3. External sources (work, friends, therapists) have supported and reinforced individuation in one partner.

As a result, these couples are not able to negotiate mutually satisfying solutions to problems. They usually don’t ask about each other’s thoughts, feelings, wants, and desires. Or when one does express a differentiated desire, the other partner will collapse and not express their own.  Or they will move to quell what the other person has expressed.

To work successfully with these couples, it helps to establish goals focused in both partners developing more solid differentiation. It is imperative that the individuating partner not be viewed as the “healthier” partner. An early stepping stone is a focus on loss and grief. Each partner is sad about the loss of the early symbiosis. The individuating partner fears another loss – the loss of self – and thus demands independence quite strongly. The “symbiotic” partner is frantically trying to recreate the early stage, loving feelings.

A skilled therapist can help these couples mourn what was lost, activate themselves into full-blown differentiation and provide support as they learn to withstand the intensity of early  differentiation.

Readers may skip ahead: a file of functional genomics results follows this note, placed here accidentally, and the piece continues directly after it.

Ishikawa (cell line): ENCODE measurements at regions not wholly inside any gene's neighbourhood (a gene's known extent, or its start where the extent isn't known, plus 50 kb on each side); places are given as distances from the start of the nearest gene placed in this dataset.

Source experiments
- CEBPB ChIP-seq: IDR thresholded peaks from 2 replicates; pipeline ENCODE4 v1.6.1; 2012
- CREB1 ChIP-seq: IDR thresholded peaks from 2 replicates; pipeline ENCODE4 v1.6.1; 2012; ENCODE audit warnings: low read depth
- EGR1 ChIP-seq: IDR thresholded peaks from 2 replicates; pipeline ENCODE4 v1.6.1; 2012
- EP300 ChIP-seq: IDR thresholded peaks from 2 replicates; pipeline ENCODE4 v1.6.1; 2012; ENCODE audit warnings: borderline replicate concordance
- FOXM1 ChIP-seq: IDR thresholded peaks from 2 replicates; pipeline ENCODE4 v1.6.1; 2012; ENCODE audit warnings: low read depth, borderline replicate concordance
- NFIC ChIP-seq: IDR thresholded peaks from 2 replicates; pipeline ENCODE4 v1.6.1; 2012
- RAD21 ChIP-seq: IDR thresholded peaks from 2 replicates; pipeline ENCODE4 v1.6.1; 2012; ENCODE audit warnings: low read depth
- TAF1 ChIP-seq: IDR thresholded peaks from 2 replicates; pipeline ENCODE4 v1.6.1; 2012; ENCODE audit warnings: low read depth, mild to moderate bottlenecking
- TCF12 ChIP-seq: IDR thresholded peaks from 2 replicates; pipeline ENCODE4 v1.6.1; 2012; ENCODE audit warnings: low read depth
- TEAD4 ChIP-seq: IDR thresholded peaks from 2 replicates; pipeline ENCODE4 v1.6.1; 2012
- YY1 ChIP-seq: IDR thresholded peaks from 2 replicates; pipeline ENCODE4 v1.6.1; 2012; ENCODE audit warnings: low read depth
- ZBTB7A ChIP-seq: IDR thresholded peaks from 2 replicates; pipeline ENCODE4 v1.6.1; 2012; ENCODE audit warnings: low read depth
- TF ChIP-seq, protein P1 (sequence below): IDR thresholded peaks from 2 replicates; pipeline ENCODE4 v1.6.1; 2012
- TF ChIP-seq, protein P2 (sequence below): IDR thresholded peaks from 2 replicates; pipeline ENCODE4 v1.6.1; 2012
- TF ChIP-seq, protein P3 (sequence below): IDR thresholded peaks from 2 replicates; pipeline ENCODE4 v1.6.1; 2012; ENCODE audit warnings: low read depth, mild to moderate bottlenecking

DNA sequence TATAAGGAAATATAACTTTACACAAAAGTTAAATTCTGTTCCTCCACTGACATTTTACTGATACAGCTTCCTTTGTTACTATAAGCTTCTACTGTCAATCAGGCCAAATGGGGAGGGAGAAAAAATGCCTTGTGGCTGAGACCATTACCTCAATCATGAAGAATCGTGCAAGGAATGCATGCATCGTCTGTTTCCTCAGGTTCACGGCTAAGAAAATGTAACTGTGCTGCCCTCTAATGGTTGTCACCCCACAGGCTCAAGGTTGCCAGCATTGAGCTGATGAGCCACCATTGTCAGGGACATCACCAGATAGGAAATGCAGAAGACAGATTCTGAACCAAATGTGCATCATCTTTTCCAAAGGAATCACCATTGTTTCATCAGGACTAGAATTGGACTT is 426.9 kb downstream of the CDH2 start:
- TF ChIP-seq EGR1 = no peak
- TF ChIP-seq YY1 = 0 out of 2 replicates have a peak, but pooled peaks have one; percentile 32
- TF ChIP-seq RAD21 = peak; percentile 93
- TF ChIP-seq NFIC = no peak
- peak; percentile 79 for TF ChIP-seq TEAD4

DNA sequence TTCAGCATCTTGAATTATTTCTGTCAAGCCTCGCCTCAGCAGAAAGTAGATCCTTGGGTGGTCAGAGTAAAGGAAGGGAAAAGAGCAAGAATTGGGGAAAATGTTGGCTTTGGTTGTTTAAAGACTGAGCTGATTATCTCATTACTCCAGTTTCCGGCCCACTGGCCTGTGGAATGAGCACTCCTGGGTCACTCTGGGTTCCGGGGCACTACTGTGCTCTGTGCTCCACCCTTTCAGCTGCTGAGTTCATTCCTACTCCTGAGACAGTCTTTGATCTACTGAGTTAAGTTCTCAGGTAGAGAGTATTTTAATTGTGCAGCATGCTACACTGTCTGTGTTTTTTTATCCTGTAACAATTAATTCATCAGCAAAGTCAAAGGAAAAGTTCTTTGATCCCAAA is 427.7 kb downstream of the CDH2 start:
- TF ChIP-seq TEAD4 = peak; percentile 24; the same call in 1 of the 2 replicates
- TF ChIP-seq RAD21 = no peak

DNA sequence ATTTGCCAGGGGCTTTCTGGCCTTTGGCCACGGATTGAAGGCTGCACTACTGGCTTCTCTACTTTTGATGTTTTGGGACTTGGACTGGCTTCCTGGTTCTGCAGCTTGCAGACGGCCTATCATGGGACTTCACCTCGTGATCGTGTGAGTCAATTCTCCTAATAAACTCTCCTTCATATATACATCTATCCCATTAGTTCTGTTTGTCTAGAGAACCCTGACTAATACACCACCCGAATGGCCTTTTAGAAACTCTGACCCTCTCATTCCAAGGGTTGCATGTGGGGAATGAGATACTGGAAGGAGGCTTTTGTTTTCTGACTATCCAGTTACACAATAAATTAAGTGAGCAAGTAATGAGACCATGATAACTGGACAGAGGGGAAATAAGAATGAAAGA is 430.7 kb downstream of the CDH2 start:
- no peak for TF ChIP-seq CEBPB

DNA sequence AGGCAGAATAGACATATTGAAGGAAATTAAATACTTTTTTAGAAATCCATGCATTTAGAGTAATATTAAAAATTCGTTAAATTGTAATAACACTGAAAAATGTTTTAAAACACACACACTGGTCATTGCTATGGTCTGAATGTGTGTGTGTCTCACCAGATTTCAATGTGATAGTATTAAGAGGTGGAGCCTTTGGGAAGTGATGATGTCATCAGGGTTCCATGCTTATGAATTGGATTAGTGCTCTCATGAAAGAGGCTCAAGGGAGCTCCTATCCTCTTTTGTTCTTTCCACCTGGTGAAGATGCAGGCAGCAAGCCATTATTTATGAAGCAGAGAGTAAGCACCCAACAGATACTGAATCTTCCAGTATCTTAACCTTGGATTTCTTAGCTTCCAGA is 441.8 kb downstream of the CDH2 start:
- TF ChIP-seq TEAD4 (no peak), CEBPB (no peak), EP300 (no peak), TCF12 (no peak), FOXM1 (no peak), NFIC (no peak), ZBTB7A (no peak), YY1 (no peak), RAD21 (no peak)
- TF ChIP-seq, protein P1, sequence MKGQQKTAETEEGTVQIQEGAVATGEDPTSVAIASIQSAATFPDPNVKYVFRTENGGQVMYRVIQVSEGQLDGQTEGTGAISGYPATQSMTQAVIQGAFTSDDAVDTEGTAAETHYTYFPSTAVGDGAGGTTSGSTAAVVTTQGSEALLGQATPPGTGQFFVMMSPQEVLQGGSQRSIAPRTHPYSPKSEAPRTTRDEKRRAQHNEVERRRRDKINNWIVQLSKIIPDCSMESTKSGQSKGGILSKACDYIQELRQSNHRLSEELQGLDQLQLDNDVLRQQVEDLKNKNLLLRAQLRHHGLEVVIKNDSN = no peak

If you would like to learn more about working with conflict-avoiding couples, go to Creating Intensity in Conflict Avoidant Couples. Here you will find downloadable print and audio versions of a teleseminar that Pete and I conducted on the subject.

You will learn:
1. Typical presenting problems of conflict-avoiders
2. Why conflict-avoidant couples can be a bigger challenge than they first appear
3. Further description of the friendly and tense types of conflict avoidant couples
4. Principles of treatment
5. Characteristics that are helpful in the therapist who is working with these couples

We always welcome input on anything you have found particularly helpful with these challenging couples.

And above all…We’re hoping you will enjoy the beauty of summer and the slower pace of life.

About